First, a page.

Italian blog Movimenta invited us to make a mixtape for their Half Past Mix series.
It features; Morten Feldman, Brian Harnetty & Bonnie 'Prince' Billy, Supersilent, Mercury Rev, Carter Tutti,Einsturzende Neubauten, Laurel Halo, Arve Henriksen and Magnolia Electric Co.
I recently chatted to Sounds Of A Tired City about all things Gizeh Records and made them a label mixtape.
Gizeh Records is an independent label based in Manchester, UK. Founded by Richard Knox in Leeds, 2004 and focusing on a fiercely DIY ethic, Gizeh has grown with its artists over the years to form a strong community of musicians and artists from around the world, most of them collaborating together over the years across various projects, helping the label and those involved progress and evolve in an organic, inspiring and galvanising way. Their aim is to conduct themselves with modesty and humility in an ever changing industry. They put love, care and passion into their records and their artists and continue to push their ideals and their collective as far as they can within the available means. They have no care for genres or pigeon-holes – simply the noise of harmony and the harmony of noise and the inspiration and spirit of the people who are making that noise. We spoke to Richard Knox to find out more about the artists and the history of the label and the perks of an enthusiastic DIY attitude. He also made a splendid guest mix, featuring some of the best tracks released on Gizeh Records.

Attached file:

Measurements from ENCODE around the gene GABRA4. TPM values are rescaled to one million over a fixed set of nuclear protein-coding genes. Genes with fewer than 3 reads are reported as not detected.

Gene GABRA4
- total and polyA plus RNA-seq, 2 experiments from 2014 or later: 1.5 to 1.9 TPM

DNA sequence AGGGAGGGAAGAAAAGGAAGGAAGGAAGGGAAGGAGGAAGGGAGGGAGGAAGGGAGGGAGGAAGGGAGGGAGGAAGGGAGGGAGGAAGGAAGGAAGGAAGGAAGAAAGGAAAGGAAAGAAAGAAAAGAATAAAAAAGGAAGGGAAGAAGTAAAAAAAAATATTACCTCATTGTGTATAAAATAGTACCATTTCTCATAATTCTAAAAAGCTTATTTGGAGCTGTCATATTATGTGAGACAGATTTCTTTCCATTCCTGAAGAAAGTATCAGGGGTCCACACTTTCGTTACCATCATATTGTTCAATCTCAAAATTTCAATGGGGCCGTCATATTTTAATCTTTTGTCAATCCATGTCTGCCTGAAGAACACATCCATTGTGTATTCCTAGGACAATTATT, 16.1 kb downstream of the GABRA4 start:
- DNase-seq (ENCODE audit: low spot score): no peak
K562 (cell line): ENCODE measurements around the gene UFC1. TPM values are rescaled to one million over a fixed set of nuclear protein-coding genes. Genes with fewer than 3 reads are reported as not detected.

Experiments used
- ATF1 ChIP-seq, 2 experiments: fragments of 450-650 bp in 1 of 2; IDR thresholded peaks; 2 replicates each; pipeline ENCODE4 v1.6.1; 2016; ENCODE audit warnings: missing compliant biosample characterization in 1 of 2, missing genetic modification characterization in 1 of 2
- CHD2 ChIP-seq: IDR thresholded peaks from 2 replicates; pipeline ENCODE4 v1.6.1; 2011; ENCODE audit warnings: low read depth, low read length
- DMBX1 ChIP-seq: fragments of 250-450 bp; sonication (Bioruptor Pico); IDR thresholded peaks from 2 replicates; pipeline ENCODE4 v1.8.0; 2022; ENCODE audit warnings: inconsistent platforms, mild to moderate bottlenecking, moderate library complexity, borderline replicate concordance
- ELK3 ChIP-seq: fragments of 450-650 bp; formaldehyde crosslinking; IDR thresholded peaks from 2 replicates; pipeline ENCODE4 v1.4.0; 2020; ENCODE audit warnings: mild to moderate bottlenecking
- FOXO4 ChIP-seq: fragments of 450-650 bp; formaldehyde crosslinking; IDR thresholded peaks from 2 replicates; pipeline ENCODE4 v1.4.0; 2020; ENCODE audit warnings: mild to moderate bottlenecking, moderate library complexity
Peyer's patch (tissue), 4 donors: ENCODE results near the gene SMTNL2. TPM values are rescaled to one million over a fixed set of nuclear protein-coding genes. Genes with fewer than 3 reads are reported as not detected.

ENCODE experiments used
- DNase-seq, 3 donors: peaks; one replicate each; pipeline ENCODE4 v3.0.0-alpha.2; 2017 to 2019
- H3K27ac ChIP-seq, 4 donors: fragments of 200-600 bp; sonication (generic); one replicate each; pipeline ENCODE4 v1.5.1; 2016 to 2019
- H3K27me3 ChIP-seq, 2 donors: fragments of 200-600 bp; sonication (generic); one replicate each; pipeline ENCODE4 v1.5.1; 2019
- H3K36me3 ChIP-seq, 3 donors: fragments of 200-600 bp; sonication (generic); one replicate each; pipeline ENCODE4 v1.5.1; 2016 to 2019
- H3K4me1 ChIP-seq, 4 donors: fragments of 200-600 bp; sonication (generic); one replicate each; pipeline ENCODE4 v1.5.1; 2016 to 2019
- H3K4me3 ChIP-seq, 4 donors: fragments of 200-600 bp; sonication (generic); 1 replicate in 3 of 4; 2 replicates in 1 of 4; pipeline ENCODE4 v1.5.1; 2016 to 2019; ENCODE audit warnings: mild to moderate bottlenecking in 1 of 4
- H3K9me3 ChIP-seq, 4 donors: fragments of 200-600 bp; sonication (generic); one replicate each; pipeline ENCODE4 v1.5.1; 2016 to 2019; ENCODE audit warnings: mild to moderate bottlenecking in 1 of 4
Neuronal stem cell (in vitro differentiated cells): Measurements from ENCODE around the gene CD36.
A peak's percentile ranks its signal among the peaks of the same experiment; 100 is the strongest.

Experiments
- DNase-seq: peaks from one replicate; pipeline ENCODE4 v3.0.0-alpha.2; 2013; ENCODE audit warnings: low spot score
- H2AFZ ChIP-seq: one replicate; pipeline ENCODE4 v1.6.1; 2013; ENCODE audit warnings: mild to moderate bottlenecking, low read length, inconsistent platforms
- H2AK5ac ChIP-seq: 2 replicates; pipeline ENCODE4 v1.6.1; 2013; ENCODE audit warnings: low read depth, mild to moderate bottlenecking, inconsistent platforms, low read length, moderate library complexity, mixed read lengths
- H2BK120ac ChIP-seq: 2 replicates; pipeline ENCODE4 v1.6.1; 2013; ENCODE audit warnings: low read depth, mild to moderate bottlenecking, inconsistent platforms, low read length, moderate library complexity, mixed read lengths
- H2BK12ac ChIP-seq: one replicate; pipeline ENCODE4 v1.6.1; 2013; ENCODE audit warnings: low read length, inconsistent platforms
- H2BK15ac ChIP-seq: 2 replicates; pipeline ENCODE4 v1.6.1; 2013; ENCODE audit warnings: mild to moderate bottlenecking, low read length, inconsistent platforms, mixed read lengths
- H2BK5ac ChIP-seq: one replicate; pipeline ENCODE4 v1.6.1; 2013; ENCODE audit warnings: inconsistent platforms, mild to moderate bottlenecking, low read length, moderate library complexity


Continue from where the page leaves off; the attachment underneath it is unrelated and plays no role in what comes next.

How did you first get involved with music?
I was fairly late getting properly ‘into’ music, probably in my late teens really. I was at school when ‘Brit-Pop’ happened so that was my first introduction and the first time I’d been aware of particular scenes, trends and movements. Things really changed when I started to discover bands like Mogwai and Godspeed You! Black Emperor and Labradford who were all releasing their first records around a similar time. I remember seeing Mogwai in Leeds on the ‘Young Team’ tour in a tiny venue that has now unfortunately closed down. It was incredible and I’d never experienced live music like it before. That was the beginning of realising there was some music I could properly relate to and immerse myself in. Glissando was born out of this soon after.
When and how did you get the idea to give birth to Gizeh Records?
We’d made the very first Glissando recordings and wanted to figure out what to do with them. There were some friends making great music as 30 Day Hex back then, in the early 2000’s and we played a bunch of shows together. The label started as just a simple way to put a name on some CDr’s to sell at shows. There was no masterplan at that stage and I never envisaged doing what I’m doing now. Over the years it steadily grew piece by piece and I released a few other small things on CDr until I decided to try and do something more substantial with it all.
How would you describe the sound of Gizeh Records in 5 words?
There is no definitive sound.